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On Friday, November 12th at Noon, we will screen the recent Bertelsmann Foundation film called “Out to Vote.”

This short film focuses on Baltimore, Maryland and follows formerly incarcerated individuals who, having successfully fought to regain the right to vote, have become community leaders fighting for democratic participation in their community. Please join as as we discuss this film with a panel of experts including the filmmaker, Samuel George.

This event will take place on zoom. Please register to get the link here.

Samuel George

Samuel George is the Bertelsmann Foundation’s Global Markets and Digital Advisor. Since joining Bertelsmann Foundation in 2012, his work has focused on economics, politics, the digital revolution, and daily life with a specific emphasis on where these issues intersect.

His multimedia approach features documentary film, animated video, and written analysis. Samuel’s documentaries bring viewers up close and personal to people and communities facing the challenges and opportunities of the 21st century, offering candid perspectives that allow viewers to draw their own conclusions. Samuel’s written work has also sought to highlight global crossroads. His publications investigate the global impact of the digital revolution, arguing that a successful digital transition requires an inclusive conversation. This work builds upon previous research that contextualized trends in emerging markets, while underscoring the importance of international economics to the transatlantic community.

Samuel is from Philadelphia, Pennsylvania and holds a master’s degree in international politics and economics from Johns Hopkins University School of Advanced International Studies (SAIS) in Washington. He is currently completing a PhD at that same institution.

Christiane Lemke

Professor Christiane Lemke smiles at the camera.


Christiane Lemke is Professor of Political Science and Director of International Relations and European Studies at the Institute of Political Science at Leibniz University Hannover. Professor Lemke has been very involved in Center for European Studies teaching, research, and conferences for many years. She has been teaching in UNC-Chapel Hill’s Transatlantic Masters (TAM) program for over a decade and has been a recurring DAAD Visiting Scholar to UNC since 1988. In addition to her current position, Christiane Lemke, from 2010-14, held the Max Weber Chair at New York University. Professor Lemke received her Ph.D. from the Faculty of Philosophy and Social Sciences at the Free University in Berlin and went on to earn her Habilitation Venia legendi in Political Science from the same institution. Professor Lemke has been a visiting scholar at a number of US institutions over the years as she has maintained her permanent faculty positions in Germany. She has taught courses at UNC-Chapel Hill, Stanford University, Harvard University, and Suffolk University. In addition, while on a leave from the University of Hannover from 2006 to 2007, Professor Lemke served as the Director of State Parliament, Lower Saxony. Professor Lemke’s academic areas of expertise include: European Politics, Democracy and Governance in the EU, Transatlantic Relations, Comparative Politics and Political Theory, and American Politics. She is the author/editor of numerous books and articles, including: Internationale Beziehungen: Grundkonzepte, Theorien und Problemfelder, 4th ed. (International Relations: Concepts, Theories, and Key Issues, 2018); Germany Today. Politics and Policies in a Changing World, 2018; Europäische Außen- und Sicherheitspolitik (European Foreign and Security Policy, 2010), Menschenrechte und Migration (Human Rights and Migration, 2009).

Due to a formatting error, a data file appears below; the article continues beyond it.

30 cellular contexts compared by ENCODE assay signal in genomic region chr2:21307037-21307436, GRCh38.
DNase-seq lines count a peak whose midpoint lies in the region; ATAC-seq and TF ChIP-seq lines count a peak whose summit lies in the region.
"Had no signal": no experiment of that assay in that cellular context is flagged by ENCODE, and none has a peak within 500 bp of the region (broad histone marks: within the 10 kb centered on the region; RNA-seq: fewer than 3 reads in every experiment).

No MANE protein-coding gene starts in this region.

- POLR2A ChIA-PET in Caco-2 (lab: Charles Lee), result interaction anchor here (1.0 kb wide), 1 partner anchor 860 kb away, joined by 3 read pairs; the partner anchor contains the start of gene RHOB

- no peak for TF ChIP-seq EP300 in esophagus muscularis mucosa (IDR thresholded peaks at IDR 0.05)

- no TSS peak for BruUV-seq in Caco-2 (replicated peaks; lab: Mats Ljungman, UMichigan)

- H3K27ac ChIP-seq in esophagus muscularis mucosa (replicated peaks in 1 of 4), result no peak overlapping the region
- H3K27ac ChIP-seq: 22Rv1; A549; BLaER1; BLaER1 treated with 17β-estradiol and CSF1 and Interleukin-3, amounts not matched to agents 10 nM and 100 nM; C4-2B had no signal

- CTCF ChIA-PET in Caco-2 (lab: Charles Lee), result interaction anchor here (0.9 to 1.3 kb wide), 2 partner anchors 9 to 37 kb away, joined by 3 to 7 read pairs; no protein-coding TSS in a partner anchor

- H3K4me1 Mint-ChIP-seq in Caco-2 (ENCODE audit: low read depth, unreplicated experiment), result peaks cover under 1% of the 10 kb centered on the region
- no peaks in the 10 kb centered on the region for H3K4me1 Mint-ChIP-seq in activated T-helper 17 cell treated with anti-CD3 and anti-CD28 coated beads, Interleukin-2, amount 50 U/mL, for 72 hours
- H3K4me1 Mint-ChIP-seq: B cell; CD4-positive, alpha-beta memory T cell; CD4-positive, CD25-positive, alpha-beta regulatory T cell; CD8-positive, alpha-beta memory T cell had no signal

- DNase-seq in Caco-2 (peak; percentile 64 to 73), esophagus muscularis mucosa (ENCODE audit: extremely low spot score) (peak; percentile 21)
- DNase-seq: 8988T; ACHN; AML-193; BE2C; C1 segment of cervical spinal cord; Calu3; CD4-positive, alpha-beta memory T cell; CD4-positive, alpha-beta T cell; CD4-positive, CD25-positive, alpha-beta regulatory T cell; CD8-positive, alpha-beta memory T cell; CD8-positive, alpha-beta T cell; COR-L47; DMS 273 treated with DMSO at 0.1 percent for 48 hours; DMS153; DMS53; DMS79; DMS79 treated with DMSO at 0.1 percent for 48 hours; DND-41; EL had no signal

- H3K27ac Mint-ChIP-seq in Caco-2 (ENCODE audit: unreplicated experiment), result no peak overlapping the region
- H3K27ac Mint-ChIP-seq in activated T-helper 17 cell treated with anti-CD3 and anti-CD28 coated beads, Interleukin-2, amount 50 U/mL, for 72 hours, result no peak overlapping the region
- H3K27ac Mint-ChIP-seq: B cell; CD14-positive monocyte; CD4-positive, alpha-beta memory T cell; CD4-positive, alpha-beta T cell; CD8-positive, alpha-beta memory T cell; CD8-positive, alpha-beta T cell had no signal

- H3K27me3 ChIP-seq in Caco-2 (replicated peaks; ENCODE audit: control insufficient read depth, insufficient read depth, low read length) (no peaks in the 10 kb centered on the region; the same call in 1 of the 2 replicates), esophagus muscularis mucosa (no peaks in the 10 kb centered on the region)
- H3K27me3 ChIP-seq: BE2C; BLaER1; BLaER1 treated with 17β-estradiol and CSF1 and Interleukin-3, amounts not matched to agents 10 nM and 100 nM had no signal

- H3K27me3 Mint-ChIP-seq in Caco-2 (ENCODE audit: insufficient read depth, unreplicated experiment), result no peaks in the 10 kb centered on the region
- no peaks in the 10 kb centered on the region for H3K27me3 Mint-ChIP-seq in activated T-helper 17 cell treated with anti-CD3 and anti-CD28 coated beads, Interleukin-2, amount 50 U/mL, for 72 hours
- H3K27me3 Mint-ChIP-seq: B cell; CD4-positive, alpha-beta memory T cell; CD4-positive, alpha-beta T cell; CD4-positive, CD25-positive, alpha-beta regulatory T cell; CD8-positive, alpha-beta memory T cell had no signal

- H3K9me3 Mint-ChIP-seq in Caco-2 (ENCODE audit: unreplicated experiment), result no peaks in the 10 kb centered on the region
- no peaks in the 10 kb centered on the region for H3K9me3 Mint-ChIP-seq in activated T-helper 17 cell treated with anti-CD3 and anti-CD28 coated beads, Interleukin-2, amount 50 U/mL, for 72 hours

Dominic Nyhuis

Dominic Nyhuis is Visiting DAAD Professor of Political Science at the University of North Carolina at Chapel Hill. Professor Nyhuis received his PhD from the University of Mannheim for a project on the link between district preferences and candidate communication in German elections. His research on European and German politics focuses on party politics, legislatures, and subnational politics. With a background in quantitative methods, he is particularly interested in how the digital transformation changes research practices in the social sciences. To this end, he has worked on the automated collection of large-scale web data, as well as tools for the analysis of text and video data. Professor Nyhuis currently teaches undergraduate European Studies and Political Science majors as well as students in the TransAtlantic Masters Program.

Kellan Robinson ’20

Kellan Robinson graduated from UNC-CH in May 2020. Here, she double majored in Contemporary European Studies and Global Studies (focus on Africa and International Politics) and minored in French and African American and Diaspora Studies. During her collegiate career, Kellan spent a semester in Paris studying French and volunteering, served as an agent for social change, and became a published author in Spring 2020 with an article about women’s rights in Tunisia.

Shortly after graduating from UNC with distinction and as an inductee of The Phi Beta Kappa Society, Kellan joined Cincinnati City Councilmember Jan-Michele Lemon Kearney’s office as an intern and later served as the Councilmember’s Assistant Legislative Director.

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